Apple introduces the newer, snazzier iPod Touch
The latest iPod Touch released last week is almost as good as the iPhone 6, but cheaper and smaller, with the upgraded 64-bit A8 chip. It's a fashionable entry into the iOS universe, with the coolest apps and an improved camera only slightly shy of the iPhone 6 one. The only failing is that it lacks the functionality of a smartphone or an iPad.
In 1979, Sony made the first portable cassette player, even before iPod was a dream; a line which we know as the iconic Walkman series. The Walkman became hugely popular after a bumpy start. Over the years, Walkman formats have ranged from cassette to CD to mini-CD and finally to MP3, which continues to thrive, even after Sony retired the cassette line in 2010.
Sony brought out the first portable CD player, the D-50. About the thickness of three CD cases, it was pushed hard by Sony. The Discman led to the release of more titles on CD and became the new craze. Problems like skipping came up; manufacturers solved this problem around 1993. Around 2009, the CD declined with the rise of MP3 and almost disappeared.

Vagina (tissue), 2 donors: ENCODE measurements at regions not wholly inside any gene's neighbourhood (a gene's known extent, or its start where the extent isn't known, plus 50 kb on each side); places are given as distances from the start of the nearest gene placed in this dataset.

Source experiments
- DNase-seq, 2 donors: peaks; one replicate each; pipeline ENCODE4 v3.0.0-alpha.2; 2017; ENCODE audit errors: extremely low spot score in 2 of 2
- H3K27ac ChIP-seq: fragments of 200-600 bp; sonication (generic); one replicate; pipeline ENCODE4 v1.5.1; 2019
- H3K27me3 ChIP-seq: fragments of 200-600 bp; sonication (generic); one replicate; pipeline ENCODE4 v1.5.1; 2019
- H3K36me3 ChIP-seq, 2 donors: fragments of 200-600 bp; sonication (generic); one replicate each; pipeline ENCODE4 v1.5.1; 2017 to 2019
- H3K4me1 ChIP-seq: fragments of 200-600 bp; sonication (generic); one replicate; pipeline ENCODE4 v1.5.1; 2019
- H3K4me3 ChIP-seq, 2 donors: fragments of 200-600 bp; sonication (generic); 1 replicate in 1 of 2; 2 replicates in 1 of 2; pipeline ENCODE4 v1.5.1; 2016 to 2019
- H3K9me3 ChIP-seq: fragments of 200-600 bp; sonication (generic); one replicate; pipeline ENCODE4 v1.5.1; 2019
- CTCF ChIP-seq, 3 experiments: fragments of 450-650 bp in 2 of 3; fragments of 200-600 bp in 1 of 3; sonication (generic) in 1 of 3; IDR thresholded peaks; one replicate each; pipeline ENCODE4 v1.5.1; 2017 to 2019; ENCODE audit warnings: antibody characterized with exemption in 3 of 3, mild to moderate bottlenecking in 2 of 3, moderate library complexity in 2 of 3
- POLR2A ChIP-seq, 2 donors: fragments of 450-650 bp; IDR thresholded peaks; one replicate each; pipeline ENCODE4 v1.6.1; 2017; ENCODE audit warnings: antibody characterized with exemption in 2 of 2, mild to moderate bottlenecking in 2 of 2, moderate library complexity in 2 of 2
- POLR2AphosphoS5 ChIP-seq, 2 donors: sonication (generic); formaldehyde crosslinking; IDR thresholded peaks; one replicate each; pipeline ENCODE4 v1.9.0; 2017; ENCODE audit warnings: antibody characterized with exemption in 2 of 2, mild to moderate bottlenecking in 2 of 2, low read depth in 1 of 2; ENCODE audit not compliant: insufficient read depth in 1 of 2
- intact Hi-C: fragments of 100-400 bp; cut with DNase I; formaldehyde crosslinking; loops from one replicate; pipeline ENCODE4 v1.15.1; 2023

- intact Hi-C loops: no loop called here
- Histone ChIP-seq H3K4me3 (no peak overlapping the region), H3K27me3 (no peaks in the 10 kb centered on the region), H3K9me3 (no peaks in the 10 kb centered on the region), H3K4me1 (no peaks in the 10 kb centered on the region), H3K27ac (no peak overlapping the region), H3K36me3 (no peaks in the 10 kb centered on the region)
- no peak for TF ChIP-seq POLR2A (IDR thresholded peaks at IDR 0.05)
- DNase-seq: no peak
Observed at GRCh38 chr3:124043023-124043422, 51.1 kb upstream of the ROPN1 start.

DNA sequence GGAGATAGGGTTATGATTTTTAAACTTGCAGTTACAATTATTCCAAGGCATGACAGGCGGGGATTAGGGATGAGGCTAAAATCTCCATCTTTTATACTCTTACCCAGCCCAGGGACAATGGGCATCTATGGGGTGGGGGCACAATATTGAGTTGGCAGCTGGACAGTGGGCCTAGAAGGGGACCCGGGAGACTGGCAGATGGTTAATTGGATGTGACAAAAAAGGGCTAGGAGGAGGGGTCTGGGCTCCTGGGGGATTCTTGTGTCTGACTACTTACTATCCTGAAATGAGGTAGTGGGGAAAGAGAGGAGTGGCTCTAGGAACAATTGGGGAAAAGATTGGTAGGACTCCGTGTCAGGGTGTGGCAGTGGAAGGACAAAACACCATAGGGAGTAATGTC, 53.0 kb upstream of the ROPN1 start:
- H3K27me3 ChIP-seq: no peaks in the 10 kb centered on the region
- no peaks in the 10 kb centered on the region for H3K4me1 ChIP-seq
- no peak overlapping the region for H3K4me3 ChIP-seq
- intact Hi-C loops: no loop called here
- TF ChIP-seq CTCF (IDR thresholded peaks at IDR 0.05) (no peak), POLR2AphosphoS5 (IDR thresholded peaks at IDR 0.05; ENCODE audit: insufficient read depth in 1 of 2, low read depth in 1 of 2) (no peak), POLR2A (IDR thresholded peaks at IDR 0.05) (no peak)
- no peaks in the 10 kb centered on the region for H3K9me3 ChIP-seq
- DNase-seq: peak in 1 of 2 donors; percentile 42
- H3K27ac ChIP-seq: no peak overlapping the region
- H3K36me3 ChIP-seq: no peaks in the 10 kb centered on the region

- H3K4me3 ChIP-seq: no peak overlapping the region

Despite the many almost successful forerunners, the world's first trusty MP3 player was the MPMan F10, manufactured by Saehan Information Systems in 1998. In 1999, Diamond Multimedia released the Rio PMP300 with better display and increased storage capacity; despite running into legal trouble, they remained popular. Even now, MP3 remains the most popular format, with almost every music enthusiast possessing a MP3 player.
Years before MP3 became the craze, Kramer had made the first player, storing music on a credit card sized chip. In 2008, Apple admitted to Kramer being the genius behind iPod technology.
In 2000, the existing MP3 players were chunky and had bad user interfaces. Steve Jobs' offering changed all of this. Initially downcried for its scroll wheel and its incompatibility with Windows, the massive storage and the sound quality won critics over. Apple went on to release the hugely popular 2nd to 5th generation iPods, occasionally coming up with versions like shuffle, mini, and nano.
On the heels of fancy smartphones than can double as jukeboxes, amp-maker Marshall has announced a brand new phone for music junkies. It's a phone custom made for music lovers that has a pair of headphone jacks, a dedicated processor for high-resolution audio and new features like a scroll wheel for volume adjusting which should certainly attract the attention of Apple and Samsung soon.